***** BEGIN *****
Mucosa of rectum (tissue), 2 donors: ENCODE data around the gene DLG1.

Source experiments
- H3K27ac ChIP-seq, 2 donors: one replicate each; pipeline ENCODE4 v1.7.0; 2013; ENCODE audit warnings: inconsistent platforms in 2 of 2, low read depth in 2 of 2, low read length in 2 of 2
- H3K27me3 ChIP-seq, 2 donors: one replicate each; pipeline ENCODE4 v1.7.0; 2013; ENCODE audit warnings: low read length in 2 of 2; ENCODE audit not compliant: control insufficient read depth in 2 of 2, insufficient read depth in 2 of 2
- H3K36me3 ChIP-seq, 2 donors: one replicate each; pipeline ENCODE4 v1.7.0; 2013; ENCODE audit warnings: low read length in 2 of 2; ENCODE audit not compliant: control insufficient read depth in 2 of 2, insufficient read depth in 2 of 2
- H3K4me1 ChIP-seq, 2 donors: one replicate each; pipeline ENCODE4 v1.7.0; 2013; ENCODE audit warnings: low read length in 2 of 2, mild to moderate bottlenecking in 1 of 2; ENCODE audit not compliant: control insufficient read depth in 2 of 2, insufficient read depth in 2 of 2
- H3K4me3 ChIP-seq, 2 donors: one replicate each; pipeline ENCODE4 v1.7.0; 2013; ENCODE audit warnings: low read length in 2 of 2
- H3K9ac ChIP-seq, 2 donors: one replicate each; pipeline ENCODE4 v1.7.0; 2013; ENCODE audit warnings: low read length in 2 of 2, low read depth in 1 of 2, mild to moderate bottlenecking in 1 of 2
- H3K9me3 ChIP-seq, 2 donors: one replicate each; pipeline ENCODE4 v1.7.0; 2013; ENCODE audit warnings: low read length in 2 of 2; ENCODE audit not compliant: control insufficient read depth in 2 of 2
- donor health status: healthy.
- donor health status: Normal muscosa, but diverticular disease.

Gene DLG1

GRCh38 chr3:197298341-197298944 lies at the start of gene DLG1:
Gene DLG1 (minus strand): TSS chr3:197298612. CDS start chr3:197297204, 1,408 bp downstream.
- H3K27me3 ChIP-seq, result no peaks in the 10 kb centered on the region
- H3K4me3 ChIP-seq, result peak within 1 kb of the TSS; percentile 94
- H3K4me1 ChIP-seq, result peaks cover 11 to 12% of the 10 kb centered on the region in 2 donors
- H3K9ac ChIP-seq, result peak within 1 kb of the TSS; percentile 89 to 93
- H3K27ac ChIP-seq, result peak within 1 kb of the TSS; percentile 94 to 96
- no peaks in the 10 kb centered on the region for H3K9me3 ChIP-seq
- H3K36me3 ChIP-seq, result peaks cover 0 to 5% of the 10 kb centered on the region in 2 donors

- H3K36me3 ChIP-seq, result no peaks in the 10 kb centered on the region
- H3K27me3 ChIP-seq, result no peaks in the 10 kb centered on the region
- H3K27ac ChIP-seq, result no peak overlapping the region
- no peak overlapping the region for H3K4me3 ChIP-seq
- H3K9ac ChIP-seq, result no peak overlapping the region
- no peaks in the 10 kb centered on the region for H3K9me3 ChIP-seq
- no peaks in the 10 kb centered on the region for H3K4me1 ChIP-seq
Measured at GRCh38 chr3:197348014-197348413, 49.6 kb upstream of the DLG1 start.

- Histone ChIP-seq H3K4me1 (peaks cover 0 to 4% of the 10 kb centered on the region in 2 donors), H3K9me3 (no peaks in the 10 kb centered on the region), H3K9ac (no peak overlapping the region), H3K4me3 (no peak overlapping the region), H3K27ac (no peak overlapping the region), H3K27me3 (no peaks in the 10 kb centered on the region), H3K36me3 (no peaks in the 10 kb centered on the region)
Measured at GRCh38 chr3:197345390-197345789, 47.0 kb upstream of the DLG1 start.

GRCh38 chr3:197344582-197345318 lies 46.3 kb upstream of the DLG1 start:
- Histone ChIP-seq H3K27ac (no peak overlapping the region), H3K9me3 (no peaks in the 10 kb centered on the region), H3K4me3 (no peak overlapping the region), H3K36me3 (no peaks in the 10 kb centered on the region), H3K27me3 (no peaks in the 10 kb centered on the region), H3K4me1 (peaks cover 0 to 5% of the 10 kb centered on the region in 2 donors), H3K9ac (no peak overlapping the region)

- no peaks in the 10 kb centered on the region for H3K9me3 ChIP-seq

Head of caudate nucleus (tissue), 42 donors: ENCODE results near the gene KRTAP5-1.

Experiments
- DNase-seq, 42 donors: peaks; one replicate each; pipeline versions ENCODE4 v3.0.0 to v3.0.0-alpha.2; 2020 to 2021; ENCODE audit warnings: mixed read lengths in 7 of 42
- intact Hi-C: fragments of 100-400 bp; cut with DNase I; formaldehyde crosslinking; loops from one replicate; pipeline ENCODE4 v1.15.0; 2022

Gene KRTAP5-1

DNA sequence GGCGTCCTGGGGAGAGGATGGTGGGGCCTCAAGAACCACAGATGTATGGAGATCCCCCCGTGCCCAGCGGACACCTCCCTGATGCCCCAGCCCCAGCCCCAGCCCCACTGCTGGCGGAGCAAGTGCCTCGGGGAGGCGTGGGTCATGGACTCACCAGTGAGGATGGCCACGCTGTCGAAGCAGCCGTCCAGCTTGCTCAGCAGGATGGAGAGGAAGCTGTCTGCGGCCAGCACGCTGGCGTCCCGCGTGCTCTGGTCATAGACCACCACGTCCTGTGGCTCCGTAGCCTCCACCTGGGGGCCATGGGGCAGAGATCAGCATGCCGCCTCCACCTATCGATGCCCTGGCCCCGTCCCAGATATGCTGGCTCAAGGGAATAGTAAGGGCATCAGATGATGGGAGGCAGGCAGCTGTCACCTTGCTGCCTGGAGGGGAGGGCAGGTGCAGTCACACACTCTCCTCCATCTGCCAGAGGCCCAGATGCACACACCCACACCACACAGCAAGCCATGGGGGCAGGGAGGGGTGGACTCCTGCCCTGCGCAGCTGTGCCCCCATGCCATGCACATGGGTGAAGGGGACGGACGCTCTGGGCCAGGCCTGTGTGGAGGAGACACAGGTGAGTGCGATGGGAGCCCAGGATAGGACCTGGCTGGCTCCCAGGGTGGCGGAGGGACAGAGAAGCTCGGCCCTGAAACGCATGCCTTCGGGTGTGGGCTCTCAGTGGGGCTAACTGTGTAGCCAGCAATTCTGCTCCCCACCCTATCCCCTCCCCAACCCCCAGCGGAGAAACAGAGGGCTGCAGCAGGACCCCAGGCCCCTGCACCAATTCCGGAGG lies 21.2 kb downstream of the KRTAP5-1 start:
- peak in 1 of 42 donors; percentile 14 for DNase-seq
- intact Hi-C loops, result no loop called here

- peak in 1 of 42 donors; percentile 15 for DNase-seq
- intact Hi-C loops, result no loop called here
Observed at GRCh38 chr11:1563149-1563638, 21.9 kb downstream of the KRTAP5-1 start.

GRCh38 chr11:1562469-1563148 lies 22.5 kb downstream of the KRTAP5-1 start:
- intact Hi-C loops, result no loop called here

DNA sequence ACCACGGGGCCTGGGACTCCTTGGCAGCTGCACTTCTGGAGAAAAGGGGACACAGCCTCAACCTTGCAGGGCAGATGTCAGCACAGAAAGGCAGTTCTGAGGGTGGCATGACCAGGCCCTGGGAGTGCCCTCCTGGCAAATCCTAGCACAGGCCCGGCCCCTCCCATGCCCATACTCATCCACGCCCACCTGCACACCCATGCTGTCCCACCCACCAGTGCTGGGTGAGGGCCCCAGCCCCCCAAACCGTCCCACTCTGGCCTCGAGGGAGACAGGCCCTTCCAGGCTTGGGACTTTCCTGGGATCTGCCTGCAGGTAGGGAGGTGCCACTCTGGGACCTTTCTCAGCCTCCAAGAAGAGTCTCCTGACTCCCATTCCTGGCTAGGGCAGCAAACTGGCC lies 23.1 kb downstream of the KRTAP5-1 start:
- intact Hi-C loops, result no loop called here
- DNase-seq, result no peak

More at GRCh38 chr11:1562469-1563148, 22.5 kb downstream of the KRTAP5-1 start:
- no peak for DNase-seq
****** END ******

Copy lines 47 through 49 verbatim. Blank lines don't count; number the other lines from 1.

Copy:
- intact Hi-C loops, result no loop called here

DNA sequence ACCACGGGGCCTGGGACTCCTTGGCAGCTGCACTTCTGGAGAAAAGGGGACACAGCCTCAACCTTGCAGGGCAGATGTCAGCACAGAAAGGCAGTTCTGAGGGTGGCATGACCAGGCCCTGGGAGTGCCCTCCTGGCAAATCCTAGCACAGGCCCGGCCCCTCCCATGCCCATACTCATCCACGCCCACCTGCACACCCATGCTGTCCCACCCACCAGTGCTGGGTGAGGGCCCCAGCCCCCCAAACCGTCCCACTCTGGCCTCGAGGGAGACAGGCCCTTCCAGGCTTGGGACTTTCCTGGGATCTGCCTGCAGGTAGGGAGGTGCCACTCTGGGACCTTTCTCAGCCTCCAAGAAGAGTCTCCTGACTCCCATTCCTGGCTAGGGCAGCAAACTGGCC lies 23.1 kb downstream of the KRTAP5-1 start:
- intact Hi-C loops, result no loop called here